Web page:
Activists Say Trump Ignoring Human Rights In The Middle East Is Bound To Fail

The president's speech in Riyadh was met with skepticism and disappointment from human-rights advocates.

Moroccan historian and human rights advocate Maati Monjib is currently being prosecuted for vague but grave crimes against national security by the country’s shadowy security forces. On Wednesday, the 55-year-old faces yet another court hearing. So it was with disappointment that he watched US President Donald Trump deliver a lengthy speech to the Muslim world without once mentioning “human rights,” “democracy,” or “freedom.”

“At least he’s saying bluntly that the US is not interested in human rights and democracy of the world,” he said in a telephone interview from Rabat, the Moroccan capital. “It is only interested in the promotion of the economy and American business, and the huge amount of money in the contracts with the Saudis signify the single-minded orientation of the Trump administration: business and only business.”

Trump’s election terrified democracy activists across the world, perhaps especially in Middle East allies like Saudi Arabia, Morocco, and Egypt, which keep a close eye on messages coming from the White House.

Many saw Trump’s choice of Saudi Arabia for his first trip abroad as a signal that human rights, democracy, and civil liberties have a low priority on the US agenda. Saudi Arabia is a leader in the bloody fight against rebel forces in Yemen, and has also put pressure on Morocco to tamp down activism in that country.

In his 30-minute speech at the Arabic Islamic American Summit in Riyadh on Sunday, Trump spoke about the region’s potential for moneymaking while delivering strident denunciations of terrorism, Islamic and Islamist extremism, and Iran’s role in the region.

He talked sympathetically about the suffering of the Syrian people under the Iranian-backed regime of Bashar al-Assad, but said nothing about his Saudi hosts’ involvement in the war in Yemen. He also did not bring up the Saudi kingdom’s history of beheadings, or its jailing of dissidents like Raif Baddawi.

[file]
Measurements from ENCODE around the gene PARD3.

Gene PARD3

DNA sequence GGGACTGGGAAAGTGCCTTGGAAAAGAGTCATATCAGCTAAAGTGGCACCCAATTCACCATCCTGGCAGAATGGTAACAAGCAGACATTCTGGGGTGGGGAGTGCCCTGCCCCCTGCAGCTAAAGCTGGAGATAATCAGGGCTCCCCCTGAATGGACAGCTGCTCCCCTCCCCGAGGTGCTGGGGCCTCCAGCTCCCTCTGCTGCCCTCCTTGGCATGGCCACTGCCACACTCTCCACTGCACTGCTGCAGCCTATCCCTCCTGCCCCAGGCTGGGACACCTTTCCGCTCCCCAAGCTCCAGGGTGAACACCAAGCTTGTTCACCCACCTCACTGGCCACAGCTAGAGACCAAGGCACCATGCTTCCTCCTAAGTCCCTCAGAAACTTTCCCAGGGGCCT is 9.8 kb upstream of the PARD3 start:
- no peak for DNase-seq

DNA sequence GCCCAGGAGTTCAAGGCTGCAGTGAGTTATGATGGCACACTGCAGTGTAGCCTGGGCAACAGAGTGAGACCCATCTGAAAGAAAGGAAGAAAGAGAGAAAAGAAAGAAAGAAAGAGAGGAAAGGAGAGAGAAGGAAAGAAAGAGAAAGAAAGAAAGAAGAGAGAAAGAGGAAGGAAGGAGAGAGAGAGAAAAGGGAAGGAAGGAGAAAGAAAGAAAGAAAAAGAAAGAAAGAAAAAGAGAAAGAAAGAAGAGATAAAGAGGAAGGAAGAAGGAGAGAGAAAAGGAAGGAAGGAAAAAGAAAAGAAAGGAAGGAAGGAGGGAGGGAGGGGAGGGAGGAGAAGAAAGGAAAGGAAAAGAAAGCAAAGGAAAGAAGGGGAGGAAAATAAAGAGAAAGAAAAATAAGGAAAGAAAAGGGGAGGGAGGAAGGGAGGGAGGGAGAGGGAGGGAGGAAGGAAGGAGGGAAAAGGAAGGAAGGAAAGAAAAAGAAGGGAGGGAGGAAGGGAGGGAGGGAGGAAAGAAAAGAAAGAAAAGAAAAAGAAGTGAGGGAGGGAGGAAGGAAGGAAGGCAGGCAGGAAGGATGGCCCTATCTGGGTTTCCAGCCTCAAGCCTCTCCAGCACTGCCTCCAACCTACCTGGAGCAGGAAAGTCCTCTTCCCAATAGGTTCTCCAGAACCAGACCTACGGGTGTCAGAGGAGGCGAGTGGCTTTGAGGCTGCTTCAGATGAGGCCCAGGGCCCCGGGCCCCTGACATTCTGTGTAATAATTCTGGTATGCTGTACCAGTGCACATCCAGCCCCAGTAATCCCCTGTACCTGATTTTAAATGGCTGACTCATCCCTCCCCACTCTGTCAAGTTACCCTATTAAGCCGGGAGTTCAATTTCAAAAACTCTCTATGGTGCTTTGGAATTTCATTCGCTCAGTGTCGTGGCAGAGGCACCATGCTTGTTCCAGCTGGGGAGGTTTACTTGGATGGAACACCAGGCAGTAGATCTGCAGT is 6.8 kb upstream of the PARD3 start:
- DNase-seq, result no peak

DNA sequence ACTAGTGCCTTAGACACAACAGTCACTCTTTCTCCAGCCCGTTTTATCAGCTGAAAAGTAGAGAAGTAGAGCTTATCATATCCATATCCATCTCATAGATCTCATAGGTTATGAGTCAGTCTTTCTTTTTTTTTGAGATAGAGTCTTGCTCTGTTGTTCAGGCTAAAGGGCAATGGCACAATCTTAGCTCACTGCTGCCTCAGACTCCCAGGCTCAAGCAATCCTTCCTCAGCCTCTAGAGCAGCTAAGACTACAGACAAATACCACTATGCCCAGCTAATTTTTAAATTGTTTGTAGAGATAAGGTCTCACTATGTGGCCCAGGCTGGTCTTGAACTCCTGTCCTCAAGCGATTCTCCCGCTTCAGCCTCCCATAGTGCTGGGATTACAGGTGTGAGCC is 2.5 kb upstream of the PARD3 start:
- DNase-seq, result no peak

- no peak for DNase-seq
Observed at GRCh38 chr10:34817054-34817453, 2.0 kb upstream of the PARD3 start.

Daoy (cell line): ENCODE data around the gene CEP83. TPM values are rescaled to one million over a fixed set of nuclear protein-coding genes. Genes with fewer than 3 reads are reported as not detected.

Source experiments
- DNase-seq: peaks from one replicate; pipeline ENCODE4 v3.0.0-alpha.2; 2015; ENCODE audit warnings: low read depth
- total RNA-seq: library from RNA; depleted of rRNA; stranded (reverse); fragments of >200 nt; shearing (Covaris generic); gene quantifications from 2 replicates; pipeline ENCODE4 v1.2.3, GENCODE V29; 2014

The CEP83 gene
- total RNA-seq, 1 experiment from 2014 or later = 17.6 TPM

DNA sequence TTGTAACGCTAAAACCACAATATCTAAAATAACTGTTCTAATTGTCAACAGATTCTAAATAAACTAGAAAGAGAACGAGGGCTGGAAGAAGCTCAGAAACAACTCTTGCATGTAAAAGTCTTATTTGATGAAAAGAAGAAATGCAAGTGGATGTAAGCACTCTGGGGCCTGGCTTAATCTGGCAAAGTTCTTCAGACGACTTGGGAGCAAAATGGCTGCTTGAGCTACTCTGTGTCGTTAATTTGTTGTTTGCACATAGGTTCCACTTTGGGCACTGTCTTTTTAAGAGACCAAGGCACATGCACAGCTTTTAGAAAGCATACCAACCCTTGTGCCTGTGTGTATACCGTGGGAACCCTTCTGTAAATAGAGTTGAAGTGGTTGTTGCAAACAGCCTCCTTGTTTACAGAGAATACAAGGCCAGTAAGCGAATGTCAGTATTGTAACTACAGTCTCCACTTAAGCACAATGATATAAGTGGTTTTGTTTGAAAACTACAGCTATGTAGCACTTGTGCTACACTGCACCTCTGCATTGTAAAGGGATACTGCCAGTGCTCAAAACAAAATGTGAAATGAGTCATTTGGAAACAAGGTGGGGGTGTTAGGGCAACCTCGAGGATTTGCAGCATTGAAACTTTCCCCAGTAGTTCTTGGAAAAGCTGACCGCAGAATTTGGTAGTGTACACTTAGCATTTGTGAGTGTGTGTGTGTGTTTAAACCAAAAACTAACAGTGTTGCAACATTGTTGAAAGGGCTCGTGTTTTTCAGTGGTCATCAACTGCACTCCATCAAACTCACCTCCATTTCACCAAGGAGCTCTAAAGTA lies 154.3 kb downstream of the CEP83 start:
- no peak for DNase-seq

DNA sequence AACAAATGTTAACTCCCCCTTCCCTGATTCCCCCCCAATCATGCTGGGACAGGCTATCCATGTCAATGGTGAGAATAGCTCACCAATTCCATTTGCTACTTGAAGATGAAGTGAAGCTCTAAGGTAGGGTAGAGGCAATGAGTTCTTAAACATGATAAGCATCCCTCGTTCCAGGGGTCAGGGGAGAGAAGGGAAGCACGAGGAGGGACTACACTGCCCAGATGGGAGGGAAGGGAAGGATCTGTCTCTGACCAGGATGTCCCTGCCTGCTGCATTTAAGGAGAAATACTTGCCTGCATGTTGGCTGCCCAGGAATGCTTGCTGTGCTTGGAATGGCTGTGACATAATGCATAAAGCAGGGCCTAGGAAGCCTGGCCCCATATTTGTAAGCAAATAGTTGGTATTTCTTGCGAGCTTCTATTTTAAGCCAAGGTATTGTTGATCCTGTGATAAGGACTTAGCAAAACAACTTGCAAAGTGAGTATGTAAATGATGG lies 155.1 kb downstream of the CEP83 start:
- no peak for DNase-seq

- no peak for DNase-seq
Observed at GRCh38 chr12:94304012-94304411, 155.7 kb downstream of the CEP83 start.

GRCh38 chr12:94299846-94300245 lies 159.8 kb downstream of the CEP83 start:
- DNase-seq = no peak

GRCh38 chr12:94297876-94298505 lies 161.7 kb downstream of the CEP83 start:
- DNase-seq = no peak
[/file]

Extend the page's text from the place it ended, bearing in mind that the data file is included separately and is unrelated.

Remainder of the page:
Instead, he spoke about the region’s tourism and business opportunities.

“Our vision is one of peace, security, and prosperity — in this region, and in the world,” Trump said. “Our goal is a coalition of nations who share the aim of stamping out extremism and providing our children a hopeful future that does honor to God.”

Rights advocates say Trump’s formula will fail.

“In all the talk in Riyadh about security, there seems to be zero understanding that there is no peace without justice and no long-term stability without respect for human rights,” Andrew Stroehlein, spokesman for Human Rights Watch, told BuzzFeed News.

As Amnesty International’s Tirana Hassan watched the gathering of Trump and Muslim leaders in Riyadh, she dreaded the consequences for Yemen, where civilians have been crushed in Saudi air raids and starved by sieges imposed by Saudi allies and Iranian-backed Houthi rebels.

“I was very concerned about what the arms deals would mean for Yemen, and the civilians in Yemen,” she said in a phone interview from Geneva.

“We know that these weapons have been used without apparent regard for civilians,” she said. “It was very disappointing that the US had an opportunity to exert its leadership and influence but instead put human rights on the back burner. The simple fact that the human rights dialogue is absent will have consequences for people living in these countries.”

In the wake of the Arab Spring uprisings, Morocco’s monarchy sought to implement reforms and open up its political system, moves encouraged by Rabat’s European allies and the former administration of Barack Obama. But critics say it has backslid badly, in part because of Saudi pressure; Riyadh didn’t want to see an example of a democratically inclined monarchy rising in the Arab world. Those like Monjib fear Trump’s agenda will hasten the erosion of freedoms in the region.

“At least the Obama administration was trying to reconcile American interests with a minimum of respect for human rights and a democratic perspective,” said Monjib. “Now the Saudis can continue their campaign against human rights and democratization in the Arab world. This will have very bad consequences on the situation for human rights and democracy across the Arab world.”

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